your bur?


#15

I agree with you Lisa, find a process that works for you. I usually
cut my wires the same length, file both ends flush, make my desired
shape, slightly hammer and flatten the round part and throw them in
a tumbler for a few hours. I don’t have to do anything to the ends
since the burnishing in the tumbler does it for me. I usually make
about 20 - 25 pairs while I watch tv since I just use regular round
nose pliers and a pair of step pliers to make the big loop. I try to
make them as equal as possible but let’s not forget these are hand
made and no one is going to compare them side by side for exact
measurement. I would just as soon make my earwires than buy them
unless I want something a little fancy or need a leverback.


#16
The cup bur seems like it would be the quickest and most logical
way, however, it is taking me quite a while to get that end
rounded.

Tilt the cup burr so it is not going straight down on the wire, do
not go too far so you cut the side of the wire with the edge of the
cup. With the cup at an angle, go 360 degrees around the wire at a
low speed. Use burr life.

Richard Hart G.G.
Jewelers Gallery
Denver, Co. 80210


#17

How long does everyone else spend with the wire end in your bur?

I use a flush cutter for the ends of the ear wire; having it flush
speeds the operation for me. I use the cup bur while the wire is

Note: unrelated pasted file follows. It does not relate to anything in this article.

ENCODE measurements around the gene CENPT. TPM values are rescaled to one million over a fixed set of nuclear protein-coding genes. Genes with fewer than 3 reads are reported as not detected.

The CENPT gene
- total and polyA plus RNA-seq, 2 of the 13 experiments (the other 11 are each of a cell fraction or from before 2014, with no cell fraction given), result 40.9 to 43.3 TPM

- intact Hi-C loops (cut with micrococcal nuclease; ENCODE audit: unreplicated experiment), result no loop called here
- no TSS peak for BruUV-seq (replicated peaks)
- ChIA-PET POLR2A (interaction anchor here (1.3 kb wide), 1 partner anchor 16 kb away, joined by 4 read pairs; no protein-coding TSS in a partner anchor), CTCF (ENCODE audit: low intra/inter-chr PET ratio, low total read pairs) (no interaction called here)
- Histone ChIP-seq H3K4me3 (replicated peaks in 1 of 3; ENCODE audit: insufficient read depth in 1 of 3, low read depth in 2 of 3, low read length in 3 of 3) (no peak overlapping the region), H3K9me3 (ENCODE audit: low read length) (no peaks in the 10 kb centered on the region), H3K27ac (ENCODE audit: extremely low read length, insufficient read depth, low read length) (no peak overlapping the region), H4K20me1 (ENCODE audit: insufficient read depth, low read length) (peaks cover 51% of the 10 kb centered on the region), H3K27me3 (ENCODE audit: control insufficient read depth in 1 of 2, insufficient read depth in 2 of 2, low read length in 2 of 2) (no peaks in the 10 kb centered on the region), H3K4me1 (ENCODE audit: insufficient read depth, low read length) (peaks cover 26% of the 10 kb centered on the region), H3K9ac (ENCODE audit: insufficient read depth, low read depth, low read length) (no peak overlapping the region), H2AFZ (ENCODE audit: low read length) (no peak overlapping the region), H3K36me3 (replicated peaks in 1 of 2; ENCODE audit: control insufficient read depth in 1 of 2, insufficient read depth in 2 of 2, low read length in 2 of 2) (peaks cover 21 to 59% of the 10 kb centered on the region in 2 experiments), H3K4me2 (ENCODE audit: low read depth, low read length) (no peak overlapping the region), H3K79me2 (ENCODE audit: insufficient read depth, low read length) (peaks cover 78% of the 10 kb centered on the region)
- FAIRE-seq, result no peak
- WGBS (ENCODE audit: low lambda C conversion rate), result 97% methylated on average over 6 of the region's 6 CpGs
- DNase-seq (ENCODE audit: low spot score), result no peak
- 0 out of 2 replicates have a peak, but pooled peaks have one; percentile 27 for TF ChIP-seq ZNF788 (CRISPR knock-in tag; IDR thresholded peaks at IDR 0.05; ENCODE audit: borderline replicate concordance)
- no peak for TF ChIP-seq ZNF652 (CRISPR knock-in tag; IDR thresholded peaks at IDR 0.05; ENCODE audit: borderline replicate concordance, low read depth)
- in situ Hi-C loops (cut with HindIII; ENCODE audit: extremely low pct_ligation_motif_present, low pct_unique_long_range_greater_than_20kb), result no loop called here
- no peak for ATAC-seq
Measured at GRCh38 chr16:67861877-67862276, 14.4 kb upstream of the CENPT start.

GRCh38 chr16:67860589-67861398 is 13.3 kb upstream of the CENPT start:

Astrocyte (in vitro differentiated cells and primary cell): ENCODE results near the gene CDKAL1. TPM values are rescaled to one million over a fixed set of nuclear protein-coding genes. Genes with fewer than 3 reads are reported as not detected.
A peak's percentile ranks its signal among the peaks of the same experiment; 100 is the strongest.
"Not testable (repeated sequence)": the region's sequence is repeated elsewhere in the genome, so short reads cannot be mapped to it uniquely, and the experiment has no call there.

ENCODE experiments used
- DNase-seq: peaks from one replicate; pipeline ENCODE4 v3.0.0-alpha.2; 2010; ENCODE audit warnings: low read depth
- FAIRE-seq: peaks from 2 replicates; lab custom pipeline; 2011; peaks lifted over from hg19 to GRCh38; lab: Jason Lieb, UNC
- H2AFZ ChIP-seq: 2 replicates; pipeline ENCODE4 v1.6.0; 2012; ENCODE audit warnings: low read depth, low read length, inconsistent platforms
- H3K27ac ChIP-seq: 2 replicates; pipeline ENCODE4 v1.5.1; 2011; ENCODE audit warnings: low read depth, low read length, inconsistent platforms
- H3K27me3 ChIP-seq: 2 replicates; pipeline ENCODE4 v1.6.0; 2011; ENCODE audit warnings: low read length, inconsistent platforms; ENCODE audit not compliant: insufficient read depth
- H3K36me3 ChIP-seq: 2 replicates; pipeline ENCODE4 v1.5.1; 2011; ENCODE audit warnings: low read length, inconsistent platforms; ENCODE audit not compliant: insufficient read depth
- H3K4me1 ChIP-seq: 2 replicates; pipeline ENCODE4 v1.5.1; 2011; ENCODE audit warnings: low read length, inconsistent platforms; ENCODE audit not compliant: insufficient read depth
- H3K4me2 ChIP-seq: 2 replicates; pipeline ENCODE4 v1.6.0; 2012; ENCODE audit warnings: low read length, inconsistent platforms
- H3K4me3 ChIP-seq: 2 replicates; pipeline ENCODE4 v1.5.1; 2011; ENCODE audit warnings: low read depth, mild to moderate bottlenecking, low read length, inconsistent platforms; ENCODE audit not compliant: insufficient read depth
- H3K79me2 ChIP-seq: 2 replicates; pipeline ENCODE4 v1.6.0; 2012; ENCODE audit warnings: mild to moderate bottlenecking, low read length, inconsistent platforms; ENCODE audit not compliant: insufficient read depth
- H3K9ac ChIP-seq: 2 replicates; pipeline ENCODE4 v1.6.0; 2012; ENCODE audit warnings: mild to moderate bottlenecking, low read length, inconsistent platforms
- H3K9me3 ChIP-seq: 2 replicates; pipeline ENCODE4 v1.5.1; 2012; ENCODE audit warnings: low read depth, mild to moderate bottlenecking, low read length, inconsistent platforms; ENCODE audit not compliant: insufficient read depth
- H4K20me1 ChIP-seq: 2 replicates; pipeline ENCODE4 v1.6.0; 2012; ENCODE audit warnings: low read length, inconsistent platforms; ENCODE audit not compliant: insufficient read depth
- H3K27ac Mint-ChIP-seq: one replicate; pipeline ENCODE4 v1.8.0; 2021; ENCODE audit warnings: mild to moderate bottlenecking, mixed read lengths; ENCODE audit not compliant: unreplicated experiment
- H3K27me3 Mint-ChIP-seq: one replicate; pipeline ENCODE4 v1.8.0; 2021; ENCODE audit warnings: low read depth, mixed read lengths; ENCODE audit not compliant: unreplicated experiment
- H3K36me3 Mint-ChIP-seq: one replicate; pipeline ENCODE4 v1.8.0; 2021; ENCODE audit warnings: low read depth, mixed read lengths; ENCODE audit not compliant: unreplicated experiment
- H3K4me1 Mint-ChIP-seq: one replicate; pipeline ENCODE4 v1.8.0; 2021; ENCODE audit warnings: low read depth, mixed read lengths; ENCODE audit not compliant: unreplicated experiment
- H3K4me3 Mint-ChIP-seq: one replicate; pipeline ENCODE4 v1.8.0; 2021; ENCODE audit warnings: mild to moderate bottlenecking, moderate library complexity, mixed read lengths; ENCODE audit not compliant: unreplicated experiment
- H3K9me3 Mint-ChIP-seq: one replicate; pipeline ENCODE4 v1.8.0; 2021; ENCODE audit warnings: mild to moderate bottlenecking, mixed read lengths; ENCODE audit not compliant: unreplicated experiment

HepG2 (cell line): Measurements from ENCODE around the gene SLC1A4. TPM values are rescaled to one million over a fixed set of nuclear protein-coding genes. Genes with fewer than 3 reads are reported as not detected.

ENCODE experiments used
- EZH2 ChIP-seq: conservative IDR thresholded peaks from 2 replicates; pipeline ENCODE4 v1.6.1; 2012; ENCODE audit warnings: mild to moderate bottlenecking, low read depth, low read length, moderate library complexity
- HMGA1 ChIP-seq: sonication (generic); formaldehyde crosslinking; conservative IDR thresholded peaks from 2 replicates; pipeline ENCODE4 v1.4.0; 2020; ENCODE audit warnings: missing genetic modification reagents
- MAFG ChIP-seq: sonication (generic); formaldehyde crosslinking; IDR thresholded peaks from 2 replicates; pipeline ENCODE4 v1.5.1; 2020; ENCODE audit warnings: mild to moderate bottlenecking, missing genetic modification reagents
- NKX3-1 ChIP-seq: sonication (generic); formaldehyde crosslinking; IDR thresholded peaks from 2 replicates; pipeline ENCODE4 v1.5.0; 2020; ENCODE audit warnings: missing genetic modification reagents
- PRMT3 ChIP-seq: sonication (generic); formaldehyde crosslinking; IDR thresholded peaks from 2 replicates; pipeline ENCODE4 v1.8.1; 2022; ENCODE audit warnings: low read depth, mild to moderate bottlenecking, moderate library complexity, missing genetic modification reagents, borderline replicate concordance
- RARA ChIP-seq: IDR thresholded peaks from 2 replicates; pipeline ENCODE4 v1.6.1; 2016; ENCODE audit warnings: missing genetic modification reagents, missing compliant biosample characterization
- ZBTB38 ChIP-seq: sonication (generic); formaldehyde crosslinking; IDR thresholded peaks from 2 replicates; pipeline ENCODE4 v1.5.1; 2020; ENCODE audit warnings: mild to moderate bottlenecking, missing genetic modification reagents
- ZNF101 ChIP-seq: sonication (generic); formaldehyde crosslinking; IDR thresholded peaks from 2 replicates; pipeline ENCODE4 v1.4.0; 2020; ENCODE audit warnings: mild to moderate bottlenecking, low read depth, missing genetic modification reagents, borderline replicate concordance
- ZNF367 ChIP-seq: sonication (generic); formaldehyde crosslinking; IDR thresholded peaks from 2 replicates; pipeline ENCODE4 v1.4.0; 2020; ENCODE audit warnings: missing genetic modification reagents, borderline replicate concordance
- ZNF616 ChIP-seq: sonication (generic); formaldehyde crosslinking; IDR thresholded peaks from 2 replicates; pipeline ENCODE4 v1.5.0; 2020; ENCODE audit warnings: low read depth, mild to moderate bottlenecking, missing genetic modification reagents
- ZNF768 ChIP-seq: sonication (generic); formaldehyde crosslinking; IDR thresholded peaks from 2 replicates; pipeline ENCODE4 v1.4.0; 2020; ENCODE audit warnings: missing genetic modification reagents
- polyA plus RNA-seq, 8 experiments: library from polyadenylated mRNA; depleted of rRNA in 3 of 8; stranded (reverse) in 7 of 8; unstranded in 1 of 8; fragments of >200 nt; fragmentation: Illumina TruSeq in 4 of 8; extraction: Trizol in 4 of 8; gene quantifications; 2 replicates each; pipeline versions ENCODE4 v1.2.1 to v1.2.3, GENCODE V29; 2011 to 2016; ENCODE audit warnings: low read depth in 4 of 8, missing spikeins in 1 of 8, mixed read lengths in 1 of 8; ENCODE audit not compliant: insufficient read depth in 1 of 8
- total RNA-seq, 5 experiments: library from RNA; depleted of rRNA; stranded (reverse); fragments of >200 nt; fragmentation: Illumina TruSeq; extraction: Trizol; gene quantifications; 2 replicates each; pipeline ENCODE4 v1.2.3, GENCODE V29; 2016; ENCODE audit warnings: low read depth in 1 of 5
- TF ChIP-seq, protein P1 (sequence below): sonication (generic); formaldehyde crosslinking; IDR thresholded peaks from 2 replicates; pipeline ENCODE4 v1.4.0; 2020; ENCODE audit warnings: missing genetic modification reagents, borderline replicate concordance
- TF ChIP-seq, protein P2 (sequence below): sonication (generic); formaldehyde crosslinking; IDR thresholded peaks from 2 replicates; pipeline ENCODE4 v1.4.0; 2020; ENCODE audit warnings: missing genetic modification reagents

still straight, holding it between thumb and index finger, I slowly
rotate the wire while holding the bur/handpiece steady and vertical.
I takes me about 6 seconds for a pair of ear wires.

Donna in VA


#18

I do the same thing. Production make earwires. Trust me, using the
Lansky Fish Hook Sharpener, I spend a fraction of the time rounding
the ends. Usually one pass, at the right pressure and with a slight
spin, does it. Sometimes two (zip-zip) but rarely more. Since I use
the Xuron double flush cutter I only have to get the edged smoothed
without having to worry about fixing an unflush cut. Yay Xuron.

Michele
MikiCat Designs
www.mikicatdesigns.com


#19
...The problem I am having is only with rounding out the ends. 

Trish, maybe this’ll help. I round off wire ends using a Cratex
4-inch rubber abrasive wheel (fine or extra-fine grit) mounted in an
inverted drill on my bench. For each wire end, I touch the flat end
to the wheel briefly. Then, holding the wire between my thumb and
forefinger, I rotate the “edges” of the flat end against the wheel,
at a 45-degree angle. Sometimes I then rub the wire end against the
skin of my left forefinger, just to see that it has no ragged edges.

This process should take less than 4 seconds per wire (= 8 seconds
per pair; in one minute you should be able to do at least 7 pairs). I
think you would get faster with practice. I assume you are using a
double flush-cutter (one of my favorite tools, now that I have one!)
to cut your wire.

Peace,
Judy Bjorkman


#20
I've talked to Rio to make sure I'm using the right size cup bur
for 20g. wire. How long does everyone else spend with the wire end
in your bur? 

Sorry, I wasn’t sure that it was really just with the wire end
rounding that you were having trouble. Perhaps you’re trying too hard
to get it totally round. That’s not necessary. If you make the end
nice & flat (using good flush cutters and/or filing it flat) then
just touching it a bit with a spinning bur to take the “edge” off the
flat end is all you need. Or as others have said perhaps just a good
tumble will take care of it well enough, and it’s a good idea to
tumble them anyway just to make sure they well hardened.

Lisa
Designs by Lisa Gallagher
www.lisagallagher.com